Friday, 6 June 2008

Vectors are cool, angles are not.

When you are learning about maths at school, you think that trigonometry will be the best thing ever to learn to help you code games. You get taught about sins and cosines, tangents and pi. These things seem like the way to go.

Once you've spent a little time working in a games company though you'll notice that no-one actually uses them for much. Why? Vectors can do almost anything an angle can do, and when they do, they cost a lot less.

One of the things I still see people doing on occasion is figuring out what angle something is at so that they can fire off and angle oriented event. An example of this would be an entity trying to align itself to face another entity. Vectors can do this really well, there is no reason to resort to nasty gimbal locking euler angles. If you take the vector that is the difference of the position of the target and the position of the thing that is trying to reorient, you can normalize that vector and find it's difference from your forward vector to quickly calculate an error vector, or multiply it by the inverse model matrix to get a localised direction vector. This new vector can be then used in a number of different ways to do the work.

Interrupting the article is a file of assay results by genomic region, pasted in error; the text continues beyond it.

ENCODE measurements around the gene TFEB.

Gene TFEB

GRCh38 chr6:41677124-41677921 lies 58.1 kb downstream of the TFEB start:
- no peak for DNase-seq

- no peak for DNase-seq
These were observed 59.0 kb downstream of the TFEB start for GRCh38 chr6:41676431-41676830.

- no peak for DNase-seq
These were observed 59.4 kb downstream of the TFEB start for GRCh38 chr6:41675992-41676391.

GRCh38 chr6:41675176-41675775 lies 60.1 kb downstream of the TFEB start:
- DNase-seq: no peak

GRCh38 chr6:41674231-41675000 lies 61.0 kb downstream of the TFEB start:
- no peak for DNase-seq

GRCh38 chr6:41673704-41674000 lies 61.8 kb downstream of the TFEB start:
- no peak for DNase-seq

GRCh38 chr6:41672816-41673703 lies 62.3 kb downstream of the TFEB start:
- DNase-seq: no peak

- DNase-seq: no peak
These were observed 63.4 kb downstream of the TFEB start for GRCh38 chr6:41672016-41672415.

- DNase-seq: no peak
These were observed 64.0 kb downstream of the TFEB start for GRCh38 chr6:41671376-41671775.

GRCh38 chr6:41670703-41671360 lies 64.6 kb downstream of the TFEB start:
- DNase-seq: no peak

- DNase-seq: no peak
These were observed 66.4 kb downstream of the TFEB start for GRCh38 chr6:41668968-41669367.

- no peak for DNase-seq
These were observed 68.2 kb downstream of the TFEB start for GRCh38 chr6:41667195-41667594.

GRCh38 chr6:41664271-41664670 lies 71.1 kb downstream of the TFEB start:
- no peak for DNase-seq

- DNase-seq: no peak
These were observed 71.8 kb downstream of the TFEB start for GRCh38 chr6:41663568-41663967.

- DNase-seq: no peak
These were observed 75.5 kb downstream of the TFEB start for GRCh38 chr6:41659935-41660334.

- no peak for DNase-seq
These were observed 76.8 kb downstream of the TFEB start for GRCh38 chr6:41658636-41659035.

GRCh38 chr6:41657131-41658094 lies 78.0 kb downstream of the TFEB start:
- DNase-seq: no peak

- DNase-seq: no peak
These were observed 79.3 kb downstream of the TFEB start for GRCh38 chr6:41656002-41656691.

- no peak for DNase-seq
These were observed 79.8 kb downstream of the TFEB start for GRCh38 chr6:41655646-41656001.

P(thingy), T(target)

L = T-P

error = L - P.forward
local direction = L * P.inv

the error vector is a global space vector, useful for modifying an entity on a global scale.
the local direction vector is useful for working out what an entity has to do to itself to affect its orientation. This is really useful in flight sims and space games where there is no real "up", and gimbal lock would kill you.

Happy hacking.
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